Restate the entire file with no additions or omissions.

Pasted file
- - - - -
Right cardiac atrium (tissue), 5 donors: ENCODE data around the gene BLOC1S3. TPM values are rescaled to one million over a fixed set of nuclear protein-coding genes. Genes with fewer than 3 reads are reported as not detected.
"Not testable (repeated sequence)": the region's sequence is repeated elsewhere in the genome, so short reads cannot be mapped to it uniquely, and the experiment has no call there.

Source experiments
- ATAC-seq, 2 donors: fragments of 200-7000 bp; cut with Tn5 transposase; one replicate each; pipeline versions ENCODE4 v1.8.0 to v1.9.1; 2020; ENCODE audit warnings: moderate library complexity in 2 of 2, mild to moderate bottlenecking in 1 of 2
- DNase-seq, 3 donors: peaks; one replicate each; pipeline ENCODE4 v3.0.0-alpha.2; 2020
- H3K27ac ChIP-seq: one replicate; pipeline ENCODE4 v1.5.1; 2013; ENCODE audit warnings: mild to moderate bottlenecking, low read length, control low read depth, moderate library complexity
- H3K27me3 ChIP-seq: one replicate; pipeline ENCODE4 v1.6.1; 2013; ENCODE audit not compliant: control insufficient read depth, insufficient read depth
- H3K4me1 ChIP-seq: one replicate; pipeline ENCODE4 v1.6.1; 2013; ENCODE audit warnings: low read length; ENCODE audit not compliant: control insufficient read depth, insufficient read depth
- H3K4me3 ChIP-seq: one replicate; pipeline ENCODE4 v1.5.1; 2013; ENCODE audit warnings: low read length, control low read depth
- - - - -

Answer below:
Right cardiac atrium (tissue), 5 donors: ENCODE data around the gene BLOC1S3. TPM values are rescaled to one million over a fixed set of nuclear protein-coding genes. Genes with fewer than 3 reads are reported as not detected.
"Not testable (repeated sequence)": the region's sequence is repeated elsewhere in the genome, so short reads cannot be mapped to it uniquely, and the experiment has no call there.

Source experiments
- ATAC-seq, 2 donors: fragments of 200-7000 bp; cut with Tn5 transposase; one replicate each; pipeline versions ENCODE4 v1.8.0 to v1.9.1; 2020; ENCODE audit warnings: moderate library complexity in 2 of 2, mild to moderate bottlenecking in 1 of 2
- DNase-seq, 3 donors: peaks; one replicate each; pipeline ENCODE4 v3.0.0-alpha.2; 2020
- H3K27ac ChIP-seq: one replicate; pipeline ENCODE4 v1.5.1; 2013; ENCODE audit warnings: mild to moderate bottlenecking, low read length, control low read depth, moderate library complexity
- H3K27me3 ChIP-seq: one replicate; pipeline ENCODE4 v1.6.1; 2013; ENCODE audit not compliant: control insufficient read depth, insufficient read depth
- H3K4me1 ChIP-seq: one replicate; pipeline ENCODE4 v1.6.1; 2013; ENCODE audit warnings: low read length; ENCODE audit not compliant: control insufficient read depth, insufficient read depth
- H3K4me3 ChIP-seq: one replicate; pipeline ENCODE4 v1.5.1; 2013; ENCODE audit warnings: low read length, control low read depth